Wine writers — including me, I admit — have a tendency to over-elaborate when explaining the glass they’re tasting. Instead of helping the reader, what often occurs is losing them in an exercise in ‘wordsmithery’, describing things that bear little practical relationship to an alcoholic drink made from grapes (“crushed rocks”, anyone?).

In attempt to take a different turn, at the recent Matter of Taste event in Hong Kong’s Shangri-La I decided to hit as many wines as I could, speed-dating style, in 90(ish) minutes, then see if I could come up with a conclusion as to which ones I actually liked best.

In true matchmaking style, I’m only allowing myself 3-4 minutes at each tasting table…

We start with bubbles, and two terrific producers (below) were on hand to help: Delamotte and Pol Roger. The former’s standard NV fizz was dry, rich and creamy, with their 2007 Blanc de Blancs (that is, 100% Chardonnay) a lovely mix of stewed apple, toast and biscuity yeastiness. An excellent way to get things going.

Pol Roger makes quality Champagne at all price points. Their entry-level NV was clean, energetic with pure apples and pears (no Cockney Rhyming slang intended). I really liked the 2006 vintage (60% Pinot Noir + 40% Chardonnay); with terrific balance, it was nutty and rich. The 2008 Blanc de Blancs, on the other hand, was more herbal and a touch on the hollow side. The 2004 of their benchhmark cuveé though, the Sir Winston Churchill, was rich and powerful, delivering a big hit of vanilla-infused Chardonnay. One for a serious, perhaps second or third, date.

Staying in France, we head south to Burgundy. A 2014 Château des Quarts Pouilly-Fuissé is still our familiar grape Chardonnay, but because it is located further south, tropical fruit and weight comes through. Delicious, and would be a great food wine.

South again into the Rhone Valley, and Château de Beaucastel’s Blanc and Rouge Châteauneuf-du-Pape were both strong; the former an attractive rose-gold colour, oily and floral, with the latter big and powerful, with its 10% Syrah hitting you with its customary pepperiness.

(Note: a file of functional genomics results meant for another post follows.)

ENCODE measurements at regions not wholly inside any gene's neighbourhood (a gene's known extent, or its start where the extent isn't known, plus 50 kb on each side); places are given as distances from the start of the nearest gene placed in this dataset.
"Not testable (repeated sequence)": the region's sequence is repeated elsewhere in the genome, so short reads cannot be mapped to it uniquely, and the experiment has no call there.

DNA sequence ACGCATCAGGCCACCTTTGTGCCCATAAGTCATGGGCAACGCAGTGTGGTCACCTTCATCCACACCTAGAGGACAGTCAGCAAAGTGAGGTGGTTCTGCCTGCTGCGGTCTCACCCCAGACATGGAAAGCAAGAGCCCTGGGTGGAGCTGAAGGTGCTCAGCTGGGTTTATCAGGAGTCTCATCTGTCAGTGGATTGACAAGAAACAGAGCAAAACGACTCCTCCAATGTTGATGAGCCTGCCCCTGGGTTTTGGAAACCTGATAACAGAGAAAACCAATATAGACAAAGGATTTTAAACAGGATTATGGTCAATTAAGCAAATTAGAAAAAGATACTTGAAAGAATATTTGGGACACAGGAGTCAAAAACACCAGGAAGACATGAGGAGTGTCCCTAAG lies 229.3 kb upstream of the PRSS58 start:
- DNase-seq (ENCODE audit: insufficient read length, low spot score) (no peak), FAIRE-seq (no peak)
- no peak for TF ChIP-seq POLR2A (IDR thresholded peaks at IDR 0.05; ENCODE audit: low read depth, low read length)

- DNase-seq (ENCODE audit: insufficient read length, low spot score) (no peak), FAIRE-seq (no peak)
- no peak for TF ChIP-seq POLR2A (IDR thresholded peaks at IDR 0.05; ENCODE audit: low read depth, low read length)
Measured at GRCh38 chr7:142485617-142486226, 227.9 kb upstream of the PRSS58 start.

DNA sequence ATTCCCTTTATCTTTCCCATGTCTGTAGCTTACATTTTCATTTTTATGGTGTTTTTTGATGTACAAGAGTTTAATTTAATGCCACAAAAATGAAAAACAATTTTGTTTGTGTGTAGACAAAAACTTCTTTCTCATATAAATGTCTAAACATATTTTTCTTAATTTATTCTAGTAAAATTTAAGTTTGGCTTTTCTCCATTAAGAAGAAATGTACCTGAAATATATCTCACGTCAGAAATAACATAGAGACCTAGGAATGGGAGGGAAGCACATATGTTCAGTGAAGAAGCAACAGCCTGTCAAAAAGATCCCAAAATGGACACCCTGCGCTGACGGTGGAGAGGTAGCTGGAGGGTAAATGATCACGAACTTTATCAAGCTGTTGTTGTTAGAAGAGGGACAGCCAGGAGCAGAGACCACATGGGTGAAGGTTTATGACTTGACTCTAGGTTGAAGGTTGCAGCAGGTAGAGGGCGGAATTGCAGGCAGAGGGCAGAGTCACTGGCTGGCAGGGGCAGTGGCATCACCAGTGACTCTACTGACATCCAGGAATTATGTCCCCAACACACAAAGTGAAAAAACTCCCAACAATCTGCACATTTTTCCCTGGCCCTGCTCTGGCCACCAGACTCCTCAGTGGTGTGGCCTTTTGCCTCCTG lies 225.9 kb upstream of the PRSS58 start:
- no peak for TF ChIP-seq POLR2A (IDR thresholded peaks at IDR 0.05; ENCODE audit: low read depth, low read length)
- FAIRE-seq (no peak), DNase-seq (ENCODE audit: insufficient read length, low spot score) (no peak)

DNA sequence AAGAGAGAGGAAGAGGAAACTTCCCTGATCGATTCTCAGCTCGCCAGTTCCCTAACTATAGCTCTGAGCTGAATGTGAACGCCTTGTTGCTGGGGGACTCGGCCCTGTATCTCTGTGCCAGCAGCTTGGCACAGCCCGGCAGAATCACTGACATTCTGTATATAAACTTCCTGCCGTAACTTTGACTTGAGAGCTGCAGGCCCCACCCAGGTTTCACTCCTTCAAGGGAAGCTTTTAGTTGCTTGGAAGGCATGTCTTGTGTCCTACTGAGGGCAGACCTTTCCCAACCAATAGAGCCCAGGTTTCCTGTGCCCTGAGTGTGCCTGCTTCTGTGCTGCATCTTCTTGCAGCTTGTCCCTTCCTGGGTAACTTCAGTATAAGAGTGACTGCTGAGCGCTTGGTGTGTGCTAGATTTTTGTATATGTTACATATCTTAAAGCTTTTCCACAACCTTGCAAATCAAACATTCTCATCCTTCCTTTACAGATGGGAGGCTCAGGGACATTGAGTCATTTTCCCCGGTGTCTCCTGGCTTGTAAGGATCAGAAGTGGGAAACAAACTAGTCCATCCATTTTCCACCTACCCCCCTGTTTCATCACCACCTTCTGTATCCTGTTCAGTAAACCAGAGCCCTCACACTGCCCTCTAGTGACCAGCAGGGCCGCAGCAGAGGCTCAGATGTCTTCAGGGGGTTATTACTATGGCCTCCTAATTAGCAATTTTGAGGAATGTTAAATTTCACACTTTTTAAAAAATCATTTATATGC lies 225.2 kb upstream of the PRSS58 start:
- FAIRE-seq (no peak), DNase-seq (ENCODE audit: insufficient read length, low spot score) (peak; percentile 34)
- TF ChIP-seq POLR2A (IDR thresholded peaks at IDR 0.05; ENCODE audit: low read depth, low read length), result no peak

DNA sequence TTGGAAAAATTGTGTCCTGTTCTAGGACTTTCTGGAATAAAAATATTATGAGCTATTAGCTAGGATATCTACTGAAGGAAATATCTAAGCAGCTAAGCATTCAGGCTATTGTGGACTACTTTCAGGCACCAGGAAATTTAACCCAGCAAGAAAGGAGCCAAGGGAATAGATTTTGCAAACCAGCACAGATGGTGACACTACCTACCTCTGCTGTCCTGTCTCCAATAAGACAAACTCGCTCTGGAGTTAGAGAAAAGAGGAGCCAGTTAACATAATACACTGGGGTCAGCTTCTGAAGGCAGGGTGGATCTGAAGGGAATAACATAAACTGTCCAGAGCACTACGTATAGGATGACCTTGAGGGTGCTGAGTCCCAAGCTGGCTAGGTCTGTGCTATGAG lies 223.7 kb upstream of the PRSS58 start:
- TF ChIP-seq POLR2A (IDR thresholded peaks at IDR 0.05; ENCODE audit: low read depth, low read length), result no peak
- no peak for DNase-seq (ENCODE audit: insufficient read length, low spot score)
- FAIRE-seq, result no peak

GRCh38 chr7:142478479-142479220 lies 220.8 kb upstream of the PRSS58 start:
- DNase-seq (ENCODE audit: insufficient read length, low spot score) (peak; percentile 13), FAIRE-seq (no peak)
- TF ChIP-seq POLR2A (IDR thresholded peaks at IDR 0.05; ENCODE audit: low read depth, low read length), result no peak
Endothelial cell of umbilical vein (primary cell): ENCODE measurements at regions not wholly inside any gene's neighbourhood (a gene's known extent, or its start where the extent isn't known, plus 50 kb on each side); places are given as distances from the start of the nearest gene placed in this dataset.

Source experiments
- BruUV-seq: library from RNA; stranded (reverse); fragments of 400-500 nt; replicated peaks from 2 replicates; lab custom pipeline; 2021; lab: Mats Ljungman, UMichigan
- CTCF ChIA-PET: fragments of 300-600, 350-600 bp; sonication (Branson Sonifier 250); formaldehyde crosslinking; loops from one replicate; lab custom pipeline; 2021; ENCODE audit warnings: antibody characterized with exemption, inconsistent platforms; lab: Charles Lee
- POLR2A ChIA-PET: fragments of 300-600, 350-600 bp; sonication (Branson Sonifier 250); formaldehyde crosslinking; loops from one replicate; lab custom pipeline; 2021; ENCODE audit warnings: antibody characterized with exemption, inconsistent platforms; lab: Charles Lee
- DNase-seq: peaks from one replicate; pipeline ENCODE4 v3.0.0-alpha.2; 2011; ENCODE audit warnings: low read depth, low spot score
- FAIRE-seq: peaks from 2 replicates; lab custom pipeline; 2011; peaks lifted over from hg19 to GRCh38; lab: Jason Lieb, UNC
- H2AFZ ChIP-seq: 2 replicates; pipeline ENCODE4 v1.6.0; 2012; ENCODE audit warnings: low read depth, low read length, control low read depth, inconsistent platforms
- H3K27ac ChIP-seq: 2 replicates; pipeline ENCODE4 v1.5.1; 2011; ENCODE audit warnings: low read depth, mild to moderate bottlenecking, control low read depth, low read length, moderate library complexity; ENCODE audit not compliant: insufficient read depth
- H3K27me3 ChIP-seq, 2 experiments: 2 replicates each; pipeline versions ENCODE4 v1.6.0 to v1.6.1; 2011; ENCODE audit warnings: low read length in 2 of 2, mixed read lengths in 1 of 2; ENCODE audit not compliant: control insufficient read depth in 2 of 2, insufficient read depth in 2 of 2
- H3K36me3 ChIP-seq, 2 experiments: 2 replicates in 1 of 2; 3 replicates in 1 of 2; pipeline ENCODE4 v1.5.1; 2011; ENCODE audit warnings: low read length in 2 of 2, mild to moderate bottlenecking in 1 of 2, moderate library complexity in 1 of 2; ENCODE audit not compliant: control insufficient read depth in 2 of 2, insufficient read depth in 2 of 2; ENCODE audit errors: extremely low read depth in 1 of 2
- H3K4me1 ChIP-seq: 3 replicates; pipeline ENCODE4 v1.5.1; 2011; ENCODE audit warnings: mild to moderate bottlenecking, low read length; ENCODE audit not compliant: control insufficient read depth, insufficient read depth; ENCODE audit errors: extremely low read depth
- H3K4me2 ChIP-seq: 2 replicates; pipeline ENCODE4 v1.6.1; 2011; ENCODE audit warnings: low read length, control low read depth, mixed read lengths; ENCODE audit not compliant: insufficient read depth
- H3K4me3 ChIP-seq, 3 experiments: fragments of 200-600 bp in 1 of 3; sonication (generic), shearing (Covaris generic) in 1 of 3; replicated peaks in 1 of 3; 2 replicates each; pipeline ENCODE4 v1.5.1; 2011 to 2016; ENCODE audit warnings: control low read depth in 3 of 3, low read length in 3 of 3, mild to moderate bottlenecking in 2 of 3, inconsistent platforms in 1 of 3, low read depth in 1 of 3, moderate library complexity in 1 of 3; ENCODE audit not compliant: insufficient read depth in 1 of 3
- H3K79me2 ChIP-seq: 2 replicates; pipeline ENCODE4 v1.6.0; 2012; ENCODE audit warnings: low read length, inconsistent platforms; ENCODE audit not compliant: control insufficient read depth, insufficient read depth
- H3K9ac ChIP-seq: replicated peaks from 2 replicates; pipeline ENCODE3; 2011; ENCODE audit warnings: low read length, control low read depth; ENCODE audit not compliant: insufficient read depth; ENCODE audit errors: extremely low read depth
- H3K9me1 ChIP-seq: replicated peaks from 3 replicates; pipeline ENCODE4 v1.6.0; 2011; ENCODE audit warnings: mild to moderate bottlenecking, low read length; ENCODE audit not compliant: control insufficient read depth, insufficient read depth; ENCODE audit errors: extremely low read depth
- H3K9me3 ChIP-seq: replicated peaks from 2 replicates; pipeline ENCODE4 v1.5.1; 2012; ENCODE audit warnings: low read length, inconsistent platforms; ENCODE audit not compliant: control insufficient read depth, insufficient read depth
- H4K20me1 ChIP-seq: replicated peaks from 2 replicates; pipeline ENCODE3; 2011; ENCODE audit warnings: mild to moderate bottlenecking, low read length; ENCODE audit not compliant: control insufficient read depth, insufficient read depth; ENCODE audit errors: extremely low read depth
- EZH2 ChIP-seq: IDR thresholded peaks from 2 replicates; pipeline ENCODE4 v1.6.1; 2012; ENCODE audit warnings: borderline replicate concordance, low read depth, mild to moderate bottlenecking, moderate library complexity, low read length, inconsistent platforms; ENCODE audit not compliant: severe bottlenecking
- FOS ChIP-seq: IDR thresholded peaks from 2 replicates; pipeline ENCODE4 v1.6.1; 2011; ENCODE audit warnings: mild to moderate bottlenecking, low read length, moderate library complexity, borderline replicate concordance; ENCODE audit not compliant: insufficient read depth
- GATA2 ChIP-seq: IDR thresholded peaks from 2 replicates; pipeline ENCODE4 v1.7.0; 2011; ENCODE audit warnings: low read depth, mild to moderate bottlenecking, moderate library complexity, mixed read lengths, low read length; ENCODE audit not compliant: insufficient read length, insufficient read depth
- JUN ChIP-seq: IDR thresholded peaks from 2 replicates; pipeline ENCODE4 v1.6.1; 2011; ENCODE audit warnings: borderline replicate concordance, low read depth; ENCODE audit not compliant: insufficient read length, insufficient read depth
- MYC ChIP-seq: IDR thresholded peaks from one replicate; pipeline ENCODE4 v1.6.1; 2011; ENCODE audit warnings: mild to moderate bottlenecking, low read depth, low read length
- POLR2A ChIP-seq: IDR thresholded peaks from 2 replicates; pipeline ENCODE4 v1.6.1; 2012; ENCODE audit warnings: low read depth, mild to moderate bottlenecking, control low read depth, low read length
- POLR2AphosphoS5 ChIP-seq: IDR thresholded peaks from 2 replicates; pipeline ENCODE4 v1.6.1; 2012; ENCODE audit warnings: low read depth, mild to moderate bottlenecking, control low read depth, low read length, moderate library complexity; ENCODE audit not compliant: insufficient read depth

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James Rowell of Altaya (right): not speed dating but delivering the good stuff

Now who’s this? At speed-dating events you’re normally looking to get to know new faces — but here’s a familar one. It’s none other than Pablo Alvarez, main man at Vega Sicilia, and host of probably the most memorable wine dinner of my life. His entry-level red, a 2011 “Pintia”, is rounded, full of brambles and black cherry. Next up is Vega’s “Valbuena 5°”, with its 5-year maturation it was full of soft dark fruit and beautifully integrated sweet spice. An old flame.

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Game face: Pablo Alvarez, CEO of Vega Sicilia (right) overseeing proceedings

The Kiwis are here, albeit in low numbers and tucked away in a corner. What a couple of outstanding producers though. First up was Rippon, arguably home to the world’s most picturesque vineyard, are described as a “hidden gem” by James Rowell, Altaya’s Manager of Corporate & VIP Sales. He’s not wrong; their 2013 mature-vine Riesling is tight, refreshing, high acid and gives the taste of pure Granny Smith apple. The 2012 Pinot Noir is ripe, full of dark fruit and beautifully balanced. 

We’ve always loved Martinborough’s Ata Rangi in our household. Their 2013 Pinot Noir, a box of which has my name on it somewhere in the Wiltshire countryside, is seriously powerful, herbal with some red fruit…but its all about that concentration of flavour, yet to unfold, that suggests this will be perfect for a long-term relationship.

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Two top New Zealand producers: Rippon (Central Otago) and Ata Rangi (Martinborough)